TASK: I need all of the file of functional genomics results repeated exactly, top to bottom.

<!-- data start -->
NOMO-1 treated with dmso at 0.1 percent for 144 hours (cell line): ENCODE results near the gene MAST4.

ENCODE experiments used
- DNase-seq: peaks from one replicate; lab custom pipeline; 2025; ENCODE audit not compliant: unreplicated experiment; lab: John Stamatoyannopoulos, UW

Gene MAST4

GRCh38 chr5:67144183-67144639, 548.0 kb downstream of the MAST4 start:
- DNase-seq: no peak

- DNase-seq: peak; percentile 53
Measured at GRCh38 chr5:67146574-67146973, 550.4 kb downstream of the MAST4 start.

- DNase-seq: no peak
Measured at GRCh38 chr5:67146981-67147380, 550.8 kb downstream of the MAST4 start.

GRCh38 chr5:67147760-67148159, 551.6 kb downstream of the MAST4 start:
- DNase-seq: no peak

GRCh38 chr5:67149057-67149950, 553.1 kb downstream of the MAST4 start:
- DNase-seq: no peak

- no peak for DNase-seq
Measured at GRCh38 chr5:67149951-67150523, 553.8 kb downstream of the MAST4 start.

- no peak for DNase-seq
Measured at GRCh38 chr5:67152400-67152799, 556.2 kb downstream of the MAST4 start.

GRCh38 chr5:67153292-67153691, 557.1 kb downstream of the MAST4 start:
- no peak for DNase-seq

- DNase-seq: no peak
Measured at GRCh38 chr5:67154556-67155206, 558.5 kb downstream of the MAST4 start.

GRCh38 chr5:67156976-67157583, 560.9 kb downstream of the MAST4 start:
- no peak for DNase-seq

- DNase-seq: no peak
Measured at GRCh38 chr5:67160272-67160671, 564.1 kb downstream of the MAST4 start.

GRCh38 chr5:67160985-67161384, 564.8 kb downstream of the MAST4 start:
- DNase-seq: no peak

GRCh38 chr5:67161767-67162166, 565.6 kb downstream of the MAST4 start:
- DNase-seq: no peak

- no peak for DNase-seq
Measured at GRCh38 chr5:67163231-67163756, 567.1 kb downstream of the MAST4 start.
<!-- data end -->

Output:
NOMO-1 treated with dmso at 0.1 percent for 144 hours (cell line): ENCODE results near the gene MAST4.

ENCODE experiments used
- DNase-seq: peaks from one replicate; lab custom pipeline; 2025; ENCODE audit not compliant: unreplicated experiment; lab: John Stamatoyannopoulos, UW

Gene MAST4

GRCh38 chr5:67144183-67144639, 548.0 kb downstream of the MAST4 start:
- DNase-seq: no peak

- DNase-seq: peak; percentile 53
Measured at GRCh38 chr5:67146574-67146973, 550.4 kb downstream of the MAST4 start.

- DNase-seq: no peak
Measured at GRCh38 chr5:67146981-67147380, 550.8 kb downstream of the MAST4 start.

GRCh38 chr5:67147760-67148159, 551.6 kb downstream of the MAST4 start:
- DNase-seq: no peak

GRCh38 chr5:67149057-67149950, 553.1 kb downstream of the MAST4 start:
- DNase-seq: no peak

- no peak for DNase-seq
Measured at GRCh38 chr5:67149951-67150523, 553.8 kb downstream of the MAST4 start.

- no peak for DNase-seq
Measured at GRCh38 chr5:67152400-67152799, 556.2 kb downstream of the MAST4 start.

GRCh38 chr5:67153292-67153691, 557.1 kb downstream of the MAST4 start:
- no peak for DNase-seq

- DNase-seq: no peak
Measured at GRCh38 chr5:67154556-67155206, 558.5 kb downstream of the MAST4 start.

GRCh38 chr5:67156976-67157583, 560.9 kb downstream of the MAST4 start:
- no peak for DNase-seq

- DNase-seq: no peak
Measured at GRCh38 chr5:67160272-67160671, 564.1 kb downstream of the MAST4 start.

GRCh38 chr5:67160985-67161384, 564.8 kb downstream of the MAST4 start:
- DNase-seq: no peak

GRCh38 chr5:67161767-67162166, 565.6 kb downstream of the MAST4 start:
- DNase-seq: no peak

- no peak for DNase-seq
Measured at GRCh38 chr5:67163231-67163756, 567.1 kb downstream of the MAST4 start.